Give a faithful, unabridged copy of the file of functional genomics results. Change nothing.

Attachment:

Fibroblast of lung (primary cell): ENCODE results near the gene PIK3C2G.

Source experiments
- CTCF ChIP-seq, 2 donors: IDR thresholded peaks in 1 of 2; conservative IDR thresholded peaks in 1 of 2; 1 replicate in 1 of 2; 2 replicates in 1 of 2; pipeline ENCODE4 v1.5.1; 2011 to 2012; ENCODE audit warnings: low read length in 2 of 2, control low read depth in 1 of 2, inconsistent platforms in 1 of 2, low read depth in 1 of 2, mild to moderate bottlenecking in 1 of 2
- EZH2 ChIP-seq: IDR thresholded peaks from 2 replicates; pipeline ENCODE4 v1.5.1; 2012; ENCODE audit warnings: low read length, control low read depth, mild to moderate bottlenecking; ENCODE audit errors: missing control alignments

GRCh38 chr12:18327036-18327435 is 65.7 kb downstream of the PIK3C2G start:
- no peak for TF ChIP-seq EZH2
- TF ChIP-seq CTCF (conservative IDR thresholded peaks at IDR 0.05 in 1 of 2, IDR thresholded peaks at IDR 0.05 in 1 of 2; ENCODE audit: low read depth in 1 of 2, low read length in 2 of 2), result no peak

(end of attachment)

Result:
Fibroblast of lung (primary cell): ENCODE results near the gene PIK3C2G.

Source experiments
- CTCF ChIP-seq, 2 donors: IDR thresholded peaks in 1 of 2; conservative IDR thresholded peaks in 1 of 2; 1 replicate in 1 of 2; 2 replicates in 1 of 2; pipeline ENCODE4 v1.5.1; 2011 to 2012; ENCODE audit warnings: low read length in 2 of 2, control low read depth in 1 of 2, inconsistent platforms in 1 of 2, low read depth in 1 of 2, mild to moderate bottlenecking in 1 of 2
- EZH2 ChIP-seq: IDR thresholded peaks from 2 replicates; pipeline ENCODE4 v1.5.1; 2012; ENCODE audit warnings: low read length, control low read depth, mild to moderate bottlenecking; ENCODE audit errors: missing control alignments

GRCh38 chr12:18327036-18327435 is 65.7 kb downstream of the PIK3C2G start:
- no peak for TF ChIP-seq EZH2
- TF ChIP-seq CTCF (conservative IDR thresholded peaks at IDR 0.05 in 1 of 2, IDR thresholded peaks at IDR 0.05 in 1 of 2; ENCODE audit: low read depth in 1 of 2, low read length in 2 of 2), result no peak